why do any of these characters get a voice at the inauguration for the highest political office in the land, it makes a mockery of the separation of church and state which is a joke in the US anyway.

    December 17, 2008 07:30 pm at 7:30 pm |
  11. A Canuck

    This is a very shrewd political move Obama ....he knows what he's doing !!!!

    December 17, 2008 07:31 pm at 7:31 pm |
  12. kelli

    I lied...being gay wasn't boring or unnatural. I just wanted to clarify that because my 17 year old called me on it.

    December 17, 2008 07:31 pm at 7:31 pm |
  13. Soughtful

    Great choice by Obama.

    Not afraid to embrace Warrnen who is clearly hated by the extreme wing of his own "base."

    Those who called him an ultra liberal robot can now see that he has always been his own man.

    Those who expected him to be an ultra liberal robot can now see that they should have taken him seriously when he said he would represent all of America, not merely one ideological branch.

    Interesting how responders are accusing Obama of deception about his positions.

    However, he has always clearly stated his belief that marriage was between a man and woman, but that civil unions should be available for same sex partners who sought certain rights(identical to positions held by Clintons, Bush, and McCain, by the way). I've personally heard him say it on every single debate where he was asked a question about gay marriage.

    So why the shock and suprise over the choice of Rick Warren!?

    December 17, 2008 07:31 pm at 7:31 pm |
  14. an84u

    I think Warren's mostly a Rush Limbaugh type. Certainly he's a wolf in sheep's clothing. I'd advise Obama to steer clear of him. Beware! It'll like be another Rev. Wright-just slicker spoken. President Obama will have lots of explaining to do if the invitation to Warren holds. Why not some good mainline denomination guy? I'm sick of these spinter sect reactionaries.

    December 17, 2008 07:31 pm at 7:31 pm |
  15. southerndem

    First off to all you people who are whining about this must not have listened to PE Obama at all during the campaign. I can't count the number of times he said "There is no red state America or blue state America, only the United States of America" I do not agree with Pastor Warren AT ALL on abortion or gay rights but this is just what Obama was talking about. Just because you disagree with someone, is no reason to exclude them from our democracy. That is what the current administration has done for 8 long years and look where we are now. And to all you Clinton supporters (Marge) who are STILL whining STOP IT , it does you no good ,and only reinforces a stereotype about women which will keep them down in the political arena.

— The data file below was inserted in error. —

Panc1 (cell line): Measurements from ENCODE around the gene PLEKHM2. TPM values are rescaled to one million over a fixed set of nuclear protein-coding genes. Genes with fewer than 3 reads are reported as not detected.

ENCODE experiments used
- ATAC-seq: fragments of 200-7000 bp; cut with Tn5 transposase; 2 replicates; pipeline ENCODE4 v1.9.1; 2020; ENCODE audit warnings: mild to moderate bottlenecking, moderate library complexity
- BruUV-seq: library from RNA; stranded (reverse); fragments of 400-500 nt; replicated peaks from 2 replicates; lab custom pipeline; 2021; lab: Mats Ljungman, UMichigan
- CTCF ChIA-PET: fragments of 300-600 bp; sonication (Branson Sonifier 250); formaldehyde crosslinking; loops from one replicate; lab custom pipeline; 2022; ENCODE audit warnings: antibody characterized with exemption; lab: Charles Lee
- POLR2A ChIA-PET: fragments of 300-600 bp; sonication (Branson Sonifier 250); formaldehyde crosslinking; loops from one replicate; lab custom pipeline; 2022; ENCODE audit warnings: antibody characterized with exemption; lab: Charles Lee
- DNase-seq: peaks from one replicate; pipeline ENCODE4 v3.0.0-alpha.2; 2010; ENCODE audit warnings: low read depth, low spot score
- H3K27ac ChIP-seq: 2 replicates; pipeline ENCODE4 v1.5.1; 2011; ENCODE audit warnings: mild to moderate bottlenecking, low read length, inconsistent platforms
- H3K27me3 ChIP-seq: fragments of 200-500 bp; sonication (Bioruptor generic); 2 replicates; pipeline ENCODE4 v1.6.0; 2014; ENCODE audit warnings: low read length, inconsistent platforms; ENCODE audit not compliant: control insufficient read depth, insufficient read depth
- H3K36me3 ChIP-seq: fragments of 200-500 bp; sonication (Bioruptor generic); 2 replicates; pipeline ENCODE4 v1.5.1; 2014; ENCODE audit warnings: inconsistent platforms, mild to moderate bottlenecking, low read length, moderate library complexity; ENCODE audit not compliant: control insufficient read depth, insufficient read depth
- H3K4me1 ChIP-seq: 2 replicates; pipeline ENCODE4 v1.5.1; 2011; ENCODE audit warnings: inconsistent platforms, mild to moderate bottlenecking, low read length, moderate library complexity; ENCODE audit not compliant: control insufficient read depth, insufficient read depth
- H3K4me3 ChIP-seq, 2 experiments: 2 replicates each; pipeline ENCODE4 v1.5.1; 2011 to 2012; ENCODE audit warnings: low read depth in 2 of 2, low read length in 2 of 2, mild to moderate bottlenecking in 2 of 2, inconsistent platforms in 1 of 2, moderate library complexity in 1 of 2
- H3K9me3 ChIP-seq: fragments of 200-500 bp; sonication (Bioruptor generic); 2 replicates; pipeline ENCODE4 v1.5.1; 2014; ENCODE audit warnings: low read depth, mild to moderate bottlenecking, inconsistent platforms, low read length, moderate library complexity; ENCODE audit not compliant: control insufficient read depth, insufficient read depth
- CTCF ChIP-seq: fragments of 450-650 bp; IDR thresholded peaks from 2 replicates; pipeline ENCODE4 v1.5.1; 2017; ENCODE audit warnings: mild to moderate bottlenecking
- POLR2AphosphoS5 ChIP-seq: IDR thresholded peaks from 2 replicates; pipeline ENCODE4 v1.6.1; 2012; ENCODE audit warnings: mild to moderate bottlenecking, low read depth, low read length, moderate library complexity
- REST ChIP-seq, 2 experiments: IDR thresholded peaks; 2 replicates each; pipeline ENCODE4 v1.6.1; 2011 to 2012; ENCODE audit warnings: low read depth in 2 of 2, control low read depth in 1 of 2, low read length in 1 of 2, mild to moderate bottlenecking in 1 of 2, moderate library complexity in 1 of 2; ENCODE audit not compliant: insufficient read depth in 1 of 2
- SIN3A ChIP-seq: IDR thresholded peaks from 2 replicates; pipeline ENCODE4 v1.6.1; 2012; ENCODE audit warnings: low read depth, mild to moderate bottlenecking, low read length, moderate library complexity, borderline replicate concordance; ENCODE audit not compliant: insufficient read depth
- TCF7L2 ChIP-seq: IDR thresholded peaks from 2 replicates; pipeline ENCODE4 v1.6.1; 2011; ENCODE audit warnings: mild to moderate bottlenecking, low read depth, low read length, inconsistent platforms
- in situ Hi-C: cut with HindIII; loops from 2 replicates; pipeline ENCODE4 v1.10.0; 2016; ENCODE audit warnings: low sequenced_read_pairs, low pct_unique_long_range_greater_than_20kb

December 17, 2008 07:31 pm at 7:31 pm |
  16. Shaik

    It is ONLY an invocation...which will take all of 5 minutes, at best....not a POLICY speech! It is routine. Two days later no one would remember what was said. It's inclusiveness....
    Pay attention to Obama's inaugural address....that is the important part of the inauguration....that is the lasting part.

    December 17, 2008 07:31 pm at 7:31 pm |
  17. Moki

    I strongly feel that gay people should be allowed to be legally married if they so choose, but I do not think that Obama's selection of Warren to simply offer an invocation is a statement from Obama on the issue. Obama will be president to all the citizens of the US, including those who oppose gay marriage.

    To me it's a non-issue. There's other much more important issues we need to be concerned about other than who offers the prayer at his inauguration.

    December 17, 2008 07:32 pm at 7:32 pm |
  18. Thomas

    There's nothing wrong with that. Take a chill pill people

    December 17, 2008 07:32 pm at 7:32 pm |
  19. kent

    It is unanimous then!

    December 17, 2008 07:32 pm at 7:32 pm |
  20. kent

    It is unanimous!

    December 17, 2008 07:33 pm at 7:33 pm |
  21. Brad

    Wright would have been better. Warren's a nutjob with a soothing voice.

    December 17, 2008 07:33 pm at 7:33 pm |
  22. Dee

    What's the big deal? Honestly. There are probably some aspects of Warren's personality that Obama likes. It doesn't mean that they agree on EVERYTHING. Everyone needs to grow up.

    December 17, 2008 07:33 pm at 7:33 pm |
  23. SueWA

    Hugely disappointed. Certainly there's some kind of political payoff for this, whether it's "keep your enemies closer" or whatever, but hey, out of all the choices that might have been, why do you select someone who mobilizes people against people? Very sad, and wishing we knew what we don't know about this decision.

    December 17, 2008 07:34 pm at 7:34 pm |
  24. proudliberal-independent

    liberals and progressives are already getting shoved under the bus and we already know it. [the air pressure is low on one tire, by the way...,]

    December 17, 2008 07:34 pm at 7:34 pm |
  25. philip

    I am curious why we need an invocation in the first place?
    And why an evangelical christian?
    What about the moslems,hindus, atheists, pagans, buddhists?
    Separation of church and state people .

    I think everyone has the right to believe in their own set of fairy tales .
    Please for the life of me can we not let them intrude into the governance of the state?

    December 17, 2008 07:35 pm at 7:35 pm |